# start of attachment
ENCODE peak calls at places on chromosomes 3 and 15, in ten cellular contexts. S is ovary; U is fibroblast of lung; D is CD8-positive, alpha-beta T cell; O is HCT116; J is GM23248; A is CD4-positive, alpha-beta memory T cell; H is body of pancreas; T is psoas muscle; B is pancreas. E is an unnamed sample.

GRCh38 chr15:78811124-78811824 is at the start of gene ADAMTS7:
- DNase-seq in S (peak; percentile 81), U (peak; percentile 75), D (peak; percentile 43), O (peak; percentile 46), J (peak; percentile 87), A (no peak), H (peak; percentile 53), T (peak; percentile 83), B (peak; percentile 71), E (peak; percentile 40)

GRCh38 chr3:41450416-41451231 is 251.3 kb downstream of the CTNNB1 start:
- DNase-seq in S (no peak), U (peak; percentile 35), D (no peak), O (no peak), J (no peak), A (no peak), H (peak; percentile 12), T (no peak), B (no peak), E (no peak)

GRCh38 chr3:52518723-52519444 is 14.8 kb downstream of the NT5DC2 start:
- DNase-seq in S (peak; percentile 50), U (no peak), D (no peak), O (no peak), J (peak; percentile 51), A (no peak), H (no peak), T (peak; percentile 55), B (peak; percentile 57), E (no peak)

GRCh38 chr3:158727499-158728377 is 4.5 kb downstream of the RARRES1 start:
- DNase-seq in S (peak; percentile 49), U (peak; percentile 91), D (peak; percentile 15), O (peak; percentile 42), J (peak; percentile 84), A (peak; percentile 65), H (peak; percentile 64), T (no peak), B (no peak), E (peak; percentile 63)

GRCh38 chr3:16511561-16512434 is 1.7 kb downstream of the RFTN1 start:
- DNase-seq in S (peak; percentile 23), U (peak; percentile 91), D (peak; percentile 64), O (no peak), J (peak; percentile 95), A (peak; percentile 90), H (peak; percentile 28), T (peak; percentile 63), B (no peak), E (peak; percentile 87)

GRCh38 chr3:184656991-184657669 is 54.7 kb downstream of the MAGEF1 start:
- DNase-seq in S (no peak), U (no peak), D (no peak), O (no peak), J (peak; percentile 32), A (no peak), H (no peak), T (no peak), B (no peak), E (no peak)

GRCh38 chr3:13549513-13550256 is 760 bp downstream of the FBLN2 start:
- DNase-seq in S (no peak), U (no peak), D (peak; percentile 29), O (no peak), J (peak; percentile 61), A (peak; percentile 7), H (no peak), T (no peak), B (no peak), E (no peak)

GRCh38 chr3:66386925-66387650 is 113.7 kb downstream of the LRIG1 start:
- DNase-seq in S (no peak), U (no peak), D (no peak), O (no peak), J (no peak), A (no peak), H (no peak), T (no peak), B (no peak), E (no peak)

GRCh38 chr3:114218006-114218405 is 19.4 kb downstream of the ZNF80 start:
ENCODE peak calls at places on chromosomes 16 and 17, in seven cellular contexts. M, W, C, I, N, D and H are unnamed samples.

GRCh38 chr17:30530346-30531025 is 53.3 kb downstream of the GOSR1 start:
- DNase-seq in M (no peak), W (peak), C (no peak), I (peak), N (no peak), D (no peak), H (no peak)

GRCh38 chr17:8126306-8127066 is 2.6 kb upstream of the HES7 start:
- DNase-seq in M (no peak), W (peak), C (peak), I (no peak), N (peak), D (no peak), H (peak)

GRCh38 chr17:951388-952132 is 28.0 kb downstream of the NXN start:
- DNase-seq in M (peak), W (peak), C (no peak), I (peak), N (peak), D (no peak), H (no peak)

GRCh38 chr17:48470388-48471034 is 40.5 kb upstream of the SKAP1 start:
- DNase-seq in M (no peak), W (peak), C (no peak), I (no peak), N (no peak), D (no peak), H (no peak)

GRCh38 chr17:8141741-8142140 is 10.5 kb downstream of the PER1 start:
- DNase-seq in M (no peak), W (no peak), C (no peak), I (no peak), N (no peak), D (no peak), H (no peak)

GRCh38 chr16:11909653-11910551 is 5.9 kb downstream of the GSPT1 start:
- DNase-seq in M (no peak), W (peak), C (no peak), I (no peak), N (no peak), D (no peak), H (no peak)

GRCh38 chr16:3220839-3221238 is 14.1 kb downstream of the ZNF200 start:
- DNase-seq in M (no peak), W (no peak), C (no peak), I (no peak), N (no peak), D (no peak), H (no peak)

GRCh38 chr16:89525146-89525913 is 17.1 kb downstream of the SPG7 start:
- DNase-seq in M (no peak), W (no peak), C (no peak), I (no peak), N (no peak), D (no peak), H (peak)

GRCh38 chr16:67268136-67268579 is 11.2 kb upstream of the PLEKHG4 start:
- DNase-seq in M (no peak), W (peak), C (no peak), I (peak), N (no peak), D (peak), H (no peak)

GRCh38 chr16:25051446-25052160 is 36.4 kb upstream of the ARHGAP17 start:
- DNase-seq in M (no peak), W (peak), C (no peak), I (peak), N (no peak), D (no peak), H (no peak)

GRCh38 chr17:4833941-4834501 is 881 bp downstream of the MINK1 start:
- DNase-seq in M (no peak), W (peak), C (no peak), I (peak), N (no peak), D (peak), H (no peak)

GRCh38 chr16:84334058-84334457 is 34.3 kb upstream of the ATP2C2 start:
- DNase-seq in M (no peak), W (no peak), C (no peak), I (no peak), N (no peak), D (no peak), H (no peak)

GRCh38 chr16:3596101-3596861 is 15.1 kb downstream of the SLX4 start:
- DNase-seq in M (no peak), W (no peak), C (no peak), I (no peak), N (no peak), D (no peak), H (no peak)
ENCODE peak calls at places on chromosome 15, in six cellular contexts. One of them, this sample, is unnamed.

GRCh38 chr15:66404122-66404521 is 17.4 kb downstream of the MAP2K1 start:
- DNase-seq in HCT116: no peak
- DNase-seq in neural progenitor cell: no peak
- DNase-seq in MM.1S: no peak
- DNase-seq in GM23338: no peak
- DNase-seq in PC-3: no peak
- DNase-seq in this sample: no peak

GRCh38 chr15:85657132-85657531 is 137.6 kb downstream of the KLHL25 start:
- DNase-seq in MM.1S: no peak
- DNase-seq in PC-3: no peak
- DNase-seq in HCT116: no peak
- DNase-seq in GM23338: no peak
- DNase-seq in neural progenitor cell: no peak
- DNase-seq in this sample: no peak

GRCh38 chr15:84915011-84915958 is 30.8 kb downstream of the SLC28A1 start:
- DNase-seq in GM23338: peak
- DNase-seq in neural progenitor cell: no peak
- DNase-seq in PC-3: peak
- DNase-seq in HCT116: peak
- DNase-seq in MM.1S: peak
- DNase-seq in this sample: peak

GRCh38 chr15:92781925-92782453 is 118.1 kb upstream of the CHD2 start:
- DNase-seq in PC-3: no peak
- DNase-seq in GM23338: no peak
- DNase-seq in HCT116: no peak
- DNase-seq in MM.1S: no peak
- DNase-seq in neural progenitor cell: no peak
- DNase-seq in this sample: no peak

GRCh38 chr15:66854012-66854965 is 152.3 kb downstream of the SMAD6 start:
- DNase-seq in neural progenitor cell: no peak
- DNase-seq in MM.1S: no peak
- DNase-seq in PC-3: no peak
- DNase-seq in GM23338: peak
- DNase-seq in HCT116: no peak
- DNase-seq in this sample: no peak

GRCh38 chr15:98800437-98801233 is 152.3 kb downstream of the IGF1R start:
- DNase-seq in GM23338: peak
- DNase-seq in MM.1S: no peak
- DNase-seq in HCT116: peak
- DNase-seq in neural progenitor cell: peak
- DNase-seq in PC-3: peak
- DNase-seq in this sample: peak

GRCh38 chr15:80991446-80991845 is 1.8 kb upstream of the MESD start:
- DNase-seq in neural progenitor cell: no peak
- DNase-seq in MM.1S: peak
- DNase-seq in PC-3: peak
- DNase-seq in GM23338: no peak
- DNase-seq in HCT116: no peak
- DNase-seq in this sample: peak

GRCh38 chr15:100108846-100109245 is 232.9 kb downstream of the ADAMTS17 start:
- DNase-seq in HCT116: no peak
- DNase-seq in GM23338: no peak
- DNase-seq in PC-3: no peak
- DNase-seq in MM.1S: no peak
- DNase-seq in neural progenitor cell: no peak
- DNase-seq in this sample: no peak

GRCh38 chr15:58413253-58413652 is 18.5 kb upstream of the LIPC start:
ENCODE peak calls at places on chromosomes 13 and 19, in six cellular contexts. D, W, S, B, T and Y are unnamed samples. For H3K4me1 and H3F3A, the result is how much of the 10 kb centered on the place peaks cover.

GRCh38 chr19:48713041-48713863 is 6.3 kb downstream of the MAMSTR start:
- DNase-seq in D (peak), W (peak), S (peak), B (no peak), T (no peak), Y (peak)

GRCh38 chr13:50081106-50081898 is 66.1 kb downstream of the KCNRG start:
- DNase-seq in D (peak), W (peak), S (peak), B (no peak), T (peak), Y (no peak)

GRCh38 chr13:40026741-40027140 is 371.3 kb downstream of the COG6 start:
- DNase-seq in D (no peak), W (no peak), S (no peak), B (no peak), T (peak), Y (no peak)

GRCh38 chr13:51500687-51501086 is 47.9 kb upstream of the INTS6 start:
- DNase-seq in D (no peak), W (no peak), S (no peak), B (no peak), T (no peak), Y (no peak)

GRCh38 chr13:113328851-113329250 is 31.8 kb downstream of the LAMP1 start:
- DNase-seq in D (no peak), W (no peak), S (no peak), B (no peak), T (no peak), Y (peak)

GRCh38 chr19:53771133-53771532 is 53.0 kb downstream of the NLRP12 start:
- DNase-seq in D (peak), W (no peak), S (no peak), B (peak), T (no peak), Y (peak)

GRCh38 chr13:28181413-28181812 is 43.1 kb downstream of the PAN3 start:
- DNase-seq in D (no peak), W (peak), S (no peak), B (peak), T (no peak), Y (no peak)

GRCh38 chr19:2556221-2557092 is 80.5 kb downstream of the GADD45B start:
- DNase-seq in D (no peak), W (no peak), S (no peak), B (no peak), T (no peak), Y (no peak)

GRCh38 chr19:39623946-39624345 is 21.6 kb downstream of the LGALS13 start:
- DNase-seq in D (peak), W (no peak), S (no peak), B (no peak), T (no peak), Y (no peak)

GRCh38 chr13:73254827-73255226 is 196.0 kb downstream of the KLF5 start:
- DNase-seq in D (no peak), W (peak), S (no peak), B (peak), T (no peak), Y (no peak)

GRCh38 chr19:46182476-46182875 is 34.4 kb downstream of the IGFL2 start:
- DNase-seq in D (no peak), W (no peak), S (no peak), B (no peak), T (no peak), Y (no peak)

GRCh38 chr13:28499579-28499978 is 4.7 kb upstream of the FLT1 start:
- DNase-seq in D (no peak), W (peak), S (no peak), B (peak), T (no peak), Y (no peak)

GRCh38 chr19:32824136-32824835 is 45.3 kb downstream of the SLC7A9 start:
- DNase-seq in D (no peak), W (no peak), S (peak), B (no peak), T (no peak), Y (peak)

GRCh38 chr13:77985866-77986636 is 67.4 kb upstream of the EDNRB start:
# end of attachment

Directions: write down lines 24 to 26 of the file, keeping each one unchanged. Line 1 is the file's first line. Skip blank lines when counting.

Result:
GRCh38 chr17:951388-952132 is 28.0 kb downstream of the NXN start:
- DNase-seq in M (peak), W (peak), C (no peak), I (peak), N (peak), D (no peak), H (no peak)

GRCh38 chr17:48470388-48471034 is 40.5 kb upstream of the SKAP1 start: